Prompted by my browsing while tracking down the quote for the previous post: whenever I encounter strong dislike of Lewis by someone who identifies as Christian, I wonder if a fear of self-examination is what is really in play. (Particularly if it’s Screwtape or Great Divorce. Not everyone likes fantasy and science fiction, after all. And writers from another era often send up things that are a bit jarring and take a moment to absorb. See Lewis On The Reading Of Old Books, his introduction to Athanasius’ On The Incarnation. )
I’m estimating it’s at least 75%. They fall into a few broad categories, a fundamentalist version and a modern social/political version being most prominent. Inability to hear, inability to question one’s premises, inability to evaluate one’s motives – yeah, you could see why Lewis would be the last person you wanted to read, and you’d need to get your rationalisations up and running quickly.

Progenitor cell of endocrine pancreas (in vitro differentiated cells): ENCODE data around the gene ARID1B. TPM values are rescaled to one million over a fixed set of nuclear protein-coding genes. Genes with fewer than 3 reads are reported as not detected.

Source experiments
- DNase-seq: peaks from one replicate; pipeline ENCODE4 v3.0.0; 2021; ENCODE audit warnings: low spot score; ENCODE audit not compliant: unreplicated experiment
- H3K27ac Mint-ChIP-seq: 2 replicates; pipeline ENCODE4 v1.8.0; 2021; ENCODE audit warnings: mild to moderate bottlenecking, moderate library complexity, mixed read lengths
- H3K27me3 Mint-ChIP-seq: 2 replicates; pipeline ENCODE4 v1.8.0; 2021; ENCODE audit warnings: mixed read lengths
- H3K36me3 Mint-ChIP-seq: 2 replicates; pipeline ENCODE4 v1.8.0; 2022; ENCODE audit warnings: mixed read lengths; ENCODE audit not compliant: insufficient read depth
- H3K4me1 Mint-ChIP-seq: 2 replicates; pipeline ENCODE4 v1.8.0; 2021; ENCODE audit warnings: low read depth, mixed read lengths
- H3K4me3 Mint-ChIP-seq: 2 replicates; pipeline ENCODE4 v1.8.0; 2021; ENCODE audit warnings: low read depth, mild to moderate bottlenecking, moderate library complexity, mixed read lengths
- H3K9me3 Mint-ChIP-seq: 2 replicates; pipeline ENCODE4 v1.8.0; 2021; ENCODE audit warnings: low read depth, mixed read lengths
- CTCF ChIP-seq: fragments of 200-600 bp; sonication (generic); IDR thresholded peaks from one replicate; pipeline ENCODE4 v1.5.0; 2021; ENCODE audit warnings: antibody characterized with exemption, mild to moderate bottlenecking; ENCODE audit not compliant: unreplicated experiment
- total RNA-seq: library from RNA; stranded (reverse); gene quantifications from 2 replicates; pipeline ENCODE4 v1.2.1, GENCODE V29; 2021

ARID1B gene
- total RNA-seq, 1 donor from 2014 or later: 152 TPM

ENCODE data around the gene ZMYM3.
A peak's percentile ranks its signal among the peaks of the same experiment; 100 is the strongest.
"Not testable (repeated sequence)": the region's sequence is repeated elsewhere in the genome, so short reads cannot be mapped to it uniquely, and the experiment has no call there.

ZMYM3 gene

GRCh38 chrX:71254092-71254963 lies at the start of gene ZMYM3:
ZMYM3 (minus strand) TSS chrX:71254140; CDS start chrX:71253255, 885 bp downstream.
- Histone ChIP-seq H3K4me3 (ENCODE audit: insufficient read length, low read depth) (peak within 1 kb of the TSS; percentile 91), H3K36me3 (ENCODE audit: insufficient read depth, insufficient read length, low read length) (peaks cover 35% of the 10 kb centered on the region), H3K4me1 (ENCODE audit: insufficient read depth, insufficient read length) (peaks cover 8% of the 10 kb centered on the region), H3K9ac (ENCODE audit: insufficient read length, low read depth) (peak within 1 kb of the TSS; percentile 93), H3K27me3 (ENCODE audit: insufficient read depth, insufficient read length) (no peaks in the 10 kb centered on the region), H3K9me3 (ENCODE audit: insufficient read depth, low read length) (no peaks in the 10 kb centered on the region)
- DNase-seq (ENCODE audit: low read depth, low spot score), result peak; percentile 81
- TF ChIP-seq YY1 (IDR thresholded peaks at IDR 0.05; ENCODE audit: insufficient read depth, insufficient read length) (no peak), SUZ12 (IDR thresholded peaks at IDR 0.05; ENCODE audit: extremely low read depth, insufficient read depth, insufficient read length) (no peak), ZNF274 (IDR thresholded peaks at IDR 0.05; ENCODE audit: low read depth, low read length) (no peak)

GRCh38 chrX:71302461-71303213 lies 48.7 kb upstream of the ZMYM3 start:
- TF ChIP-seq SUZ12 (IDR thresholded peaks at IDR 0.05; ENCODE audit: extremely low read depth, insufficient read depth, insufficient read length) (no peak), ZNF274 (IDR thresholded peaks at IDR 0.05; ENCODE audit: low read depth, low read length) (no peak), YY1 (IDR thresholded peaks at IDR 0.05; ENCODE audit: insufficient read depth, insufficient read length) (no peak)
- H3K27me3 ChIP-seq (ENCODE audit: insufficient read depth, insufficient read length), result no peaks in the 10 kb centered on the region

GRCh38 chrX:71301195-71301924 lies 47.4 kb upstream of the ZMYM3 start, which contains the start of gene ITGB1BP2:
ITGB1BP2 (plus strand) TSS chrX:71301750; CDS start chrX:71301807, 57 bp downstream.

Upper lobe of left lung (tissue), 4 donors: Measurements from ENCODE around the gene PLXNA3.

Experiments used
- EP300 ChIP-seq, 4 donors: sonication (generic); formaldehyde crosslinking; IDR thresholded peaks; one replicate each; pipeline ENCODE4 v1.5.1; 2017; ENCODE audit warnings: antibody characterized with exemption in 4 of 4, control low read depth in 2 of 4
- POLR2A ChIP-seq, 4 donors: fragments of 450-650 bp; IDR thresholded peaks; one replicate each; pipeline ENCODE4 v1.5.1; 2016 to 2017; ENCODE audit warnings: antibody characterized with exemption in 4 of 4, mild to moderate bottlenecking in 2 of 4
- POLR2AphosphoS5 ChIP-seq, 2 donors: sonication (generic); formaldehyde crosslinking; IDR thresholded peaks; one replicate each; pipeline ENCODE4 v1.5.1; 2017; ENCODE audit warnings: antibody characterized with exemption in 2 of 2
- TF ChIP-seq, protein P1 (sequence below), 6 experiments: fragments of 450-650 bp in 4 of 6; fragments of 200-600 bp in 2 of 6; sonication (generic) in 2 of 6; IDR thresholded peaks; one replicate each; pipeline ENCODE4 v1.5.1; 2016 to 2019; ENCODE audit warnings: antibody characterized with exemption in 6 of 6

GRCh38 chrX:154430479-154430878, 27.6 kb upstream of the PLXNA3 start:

Here’s another quote, related to the last post.But flippancy is the best of all. In the first place it is very economical. Only a clever human can make a real Joke about virtue, or indeed about anything else; any of them can be trained to talk as if virtue were funny. Among flippant people the Joke is always assumed to have been made. No one actually makes it; but every serious subject is discussed in a manner which implies that they have already found a ridiculous side to it. If prolonged, the habit of Flippancy builds up around a man the finest armour plating against the Enemy that I know, and it is quite free from the dangers inherent in the other sources of laughter. It is a thousand miles away from joy; it deadens, instead of sharpening, the intellect; and it excites no affection between those who practise it. (The Screwtape Letters, 1942)